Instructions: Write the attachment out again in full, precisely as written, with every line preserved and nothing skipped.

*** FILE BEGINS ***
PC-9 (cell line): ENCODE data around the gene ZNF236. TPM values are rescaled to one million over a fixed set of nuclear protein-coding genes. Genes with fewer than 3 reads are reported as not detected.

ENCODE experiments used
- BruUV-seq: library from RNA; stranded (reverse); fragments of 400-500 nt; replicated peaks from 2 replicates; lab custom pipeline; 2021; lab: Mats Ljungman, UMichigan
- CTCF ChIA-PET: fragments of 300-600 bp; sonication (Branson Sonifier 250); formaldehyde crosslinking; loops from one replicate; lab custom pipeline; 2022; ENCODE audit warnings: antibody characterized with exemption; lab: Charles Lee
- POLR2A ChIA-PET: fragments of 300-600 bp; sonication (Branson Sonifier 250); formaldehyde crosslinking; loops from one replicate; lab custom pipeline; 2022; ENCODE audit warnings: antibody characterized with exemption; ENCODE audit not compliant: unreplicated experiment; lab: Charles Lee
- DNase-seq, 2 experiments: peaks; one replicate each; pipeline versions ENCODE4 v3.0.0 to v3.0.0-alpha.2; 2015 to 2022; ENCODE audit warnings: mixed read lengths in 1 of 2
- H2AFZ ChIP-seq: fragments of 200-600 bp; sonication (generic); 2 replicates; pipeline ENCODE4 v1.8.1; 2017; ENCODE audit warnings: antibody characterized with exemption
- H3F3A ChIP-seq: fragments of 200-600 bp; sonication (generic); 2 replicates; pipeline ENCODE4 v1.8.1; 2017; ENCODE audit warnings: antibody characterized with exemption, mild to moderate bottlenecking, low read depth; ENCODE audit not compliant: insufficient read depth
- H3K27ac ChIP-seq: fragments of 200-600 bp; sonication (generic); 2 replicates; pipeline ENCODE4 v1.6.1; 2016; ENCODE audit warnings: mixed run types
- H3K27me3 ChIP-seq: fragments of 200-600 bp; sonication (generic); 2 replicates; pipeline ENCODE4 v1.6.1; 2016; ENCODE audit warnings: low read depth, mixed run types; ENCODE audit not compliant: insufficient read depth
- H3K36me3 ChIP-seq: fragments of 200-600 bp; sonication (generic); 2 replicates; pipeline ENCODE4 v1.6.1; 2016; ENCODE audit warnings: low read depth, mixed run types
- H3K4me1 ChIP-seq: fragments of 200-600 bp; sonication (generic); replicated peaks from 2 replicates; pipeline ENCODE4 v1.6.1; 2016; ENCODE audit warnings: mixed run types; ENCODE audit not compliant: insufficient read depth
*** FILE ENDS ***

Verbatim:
PC-9 (cell line): ENCODE data around the gene ZNF236. TPM values are rescaled to one million over a fixed set of nuclear protein-coding genes. Genes with fewer than 3 reads are reported as not detected.

ENCODE experiments used
- BruUV-seq: library from RNA; stranded (reverse); fragments of 400-500 nt; replicated peaks from 2 replicates; lab custom pipeline; 2021; lab: Mats Ljungman, UMichigan
- CTCF ChIA-PET: fragments of 300-600 bp; sonication (Branson Sonifier 250); formaldehyde crosslinking; loops from one replicate; lab custom pipeline; 2022; ENCODE audit warnings: antibody characterized with exemption; lab: Charles Lee
- POLR2A ChIA-PET: fragments of 300-600 bp; sonication (Branson Sonifier 250); formaldehyde crosslinking; loops from one replicate; lab custom pipeline; 2022; ENCODE audit warnings: antibody characterized with exemption; ENCODE audit not compliant: unreplicated experiment; lab: Charles Lee
- DNase-seq, 2 experiments: peaks; one replicate each; pipeline versions ENCODE4 v3.0.0 to v3.0.0-alpha.2; 2015 to 2022; ENCODE audit warnings: mixed read lengths in 1 of 2
- H2AFZ ChIP-seq: fragments of 200-600 bp; sonication (generic); 2 replicates; pipeline ENCODE4 v1.8.1; 2017; ENCODE audit warnings: antibody characterized with exemption
- H3F3A ChIP-seq: fragments of 200-600 bp; sonication (generic); 2 replicates; pipeline ENCODE4 v1.8.1; 2017; ENCODE audit warnings: antibody characterized with exemption, mild to moderate bottlenecking, low read depth; ENCODE audit not compliant: insufficient read depth
- H3K27ac ChIP-seq: fragments of 200-600 bp; sonication (generic); 2 replicates; pipeline ENCODE4 v1.6.1; 2016; ENCODE audit warnings: mixed run types
- H3K27me3 ChIP-seq: fragments of 200-600 bp; sonication (generic); 2 replicates; pipeline ENCODE4 v1.6.1; 2016; ENCODE audit warnings: low read depth, mixed run types; ENCODE audit not compliant: insufficient read depth
- H3K36me3 ChIP-seq: fragments of 200-600 bp; sonication (generic); 2 replicates; pipeline ENCODE4 v1.6.1; 2016; ENCODE audit warnings: low read depth, mixed run types
- H3K4me1 ChIP-seq: fragments of 200-600 bp; sonication (generic); replicated peaks from 2 replicates; pipeline ENCODE4 v1.6.1; 2016; ENCODE audit warnings: mixed run types; ENCODE audit not compliant: insufficient read depth